Regarding read performance, it plays back Blu ray .iso's fine over the network, so, the read performance is fine for my use. If I have to do some major manipulation of a file and I can't do it over the network, I'll just transfer it back to my work machine (though I don't foresee having to do this much).

Total cost was around 2k (including HDD's). Though I splurged on some of the parts. I could have dropped that to 1700 without much trouble. Without the HDD's it was around 1200. So, you could easily put together a similar build (sans HDD's) for 1k.

Quote:


there are a couple PCIE 8 port cards that are about the same price

Really, what 8 port PCIe cards are around $100? The cheapest one I was able to find was the areca ARC-1220 PCI-Express x8 SATA II Controller for $450.

BTW, I can add a nice ARECA card to my build too if I want, I have free PCIe x4 and x8 slots. (the areca 24 port card is x8).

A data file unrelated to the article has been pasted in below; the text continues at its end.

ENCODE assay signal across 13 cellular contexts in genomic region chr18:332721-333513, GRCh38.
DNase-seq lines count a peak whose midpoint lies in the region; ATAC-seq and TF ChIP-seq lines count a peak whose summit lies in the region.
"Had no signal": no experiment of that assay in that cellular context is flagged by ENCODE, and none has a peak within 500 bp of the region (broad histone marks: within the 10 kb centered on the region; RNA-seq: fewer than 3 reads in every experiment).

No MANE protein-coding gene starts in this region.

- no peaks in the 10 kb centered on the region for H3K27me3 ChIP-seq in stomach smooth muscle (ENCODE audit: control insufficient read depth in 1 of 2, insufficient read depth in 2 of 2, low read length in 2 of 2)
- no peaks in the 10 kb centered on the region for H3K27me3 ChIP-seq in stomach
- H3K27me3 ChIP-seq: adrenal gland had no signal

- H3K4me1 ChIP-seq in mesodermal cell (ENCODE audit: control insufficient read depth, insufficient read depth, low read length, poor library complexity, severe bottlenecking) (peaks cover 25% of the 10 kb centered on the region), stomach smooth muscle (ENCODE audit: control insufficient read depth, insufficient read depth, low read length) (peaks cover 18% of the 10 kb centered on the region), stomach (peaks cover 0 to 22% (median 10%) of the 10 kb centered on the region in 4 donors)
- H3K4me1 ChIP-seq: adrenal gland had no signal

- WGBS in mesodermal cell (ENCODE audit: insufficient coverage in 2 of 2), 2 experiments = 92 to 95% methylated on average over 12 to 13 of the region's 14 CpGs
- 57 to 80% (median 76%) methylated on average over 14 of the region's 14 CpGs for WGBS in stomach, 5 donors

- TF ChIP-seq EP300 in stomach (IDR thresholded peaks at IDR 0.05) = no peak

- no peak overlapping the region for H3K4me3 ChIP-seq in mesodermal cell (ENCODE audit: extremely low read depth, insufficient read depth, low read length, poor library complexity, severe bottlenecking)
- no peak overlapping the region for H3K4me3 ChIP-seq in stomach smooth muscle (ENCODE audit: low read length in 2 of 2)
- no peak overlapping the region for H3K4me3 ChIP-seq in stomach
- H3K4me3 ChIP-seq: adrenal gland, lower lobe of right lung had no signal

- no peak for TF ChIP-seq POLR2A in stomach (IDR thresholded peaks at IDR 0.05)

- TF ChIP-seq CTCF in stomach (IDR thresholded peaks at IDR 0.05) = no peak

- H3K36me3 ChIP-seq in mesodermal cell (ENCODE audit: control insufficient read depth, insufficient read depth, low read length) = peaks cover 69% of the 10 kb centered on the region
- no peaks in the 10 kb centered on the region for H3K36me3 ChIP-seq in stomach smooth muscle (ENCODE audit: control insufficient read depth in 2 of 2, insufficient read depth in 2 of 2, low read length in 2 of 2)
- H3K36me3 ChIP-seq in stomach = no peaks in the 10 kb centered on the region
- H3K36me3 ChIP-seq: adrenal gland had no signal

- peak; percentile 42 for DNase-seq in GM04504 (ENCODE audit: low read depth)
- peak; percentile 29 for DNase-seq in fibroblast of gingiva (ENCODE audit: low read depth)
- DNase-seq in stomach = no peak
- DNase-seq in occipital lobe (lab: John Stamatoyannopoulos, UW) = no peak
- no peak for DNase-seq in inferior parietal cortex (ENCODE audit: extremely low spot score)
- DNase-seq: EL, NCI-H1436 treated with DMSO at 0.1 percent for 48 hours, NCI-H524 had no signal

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post #4 of 88 Old 01-19-2009, 07:59 PM
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Yeah I forgot that board had the PCIE slots as well lol. I looked past it because it only had 2 of them but then again I think the board has 6 onboard SATA ports so 2 8 port cards would put you up above 20 so maybe it is enough. The 8 port card was

http://www.supermicro.com/products/a...C-USAS-L8i.cfm

I think there was another that was cheaper or I found it cheaper somewhere else? I'm not sure I have them bookmarked on my other PC and don't feel like going to it at the moment haha.

I'm mostly worried about speed because eventually there will be several media devices pulling stuff off the server at one time. Mostly HD content too.
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post #5 of 88 Old 01-19-2009, 08:45 PM - Thread Starter
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Sounds like your choice of OS and a raid solution is more important than what hardware you pick. (both my and your solution should provide plenty of bandwidth).

unRaid might not be for you, though I vaguely remember seeing some posts where people have streamed 3 different HD streams from an unRaid server, though I dunno for sure. You could look that up here or over on the LimeTech forums (heck, you can always post over there about it if you can't find anything).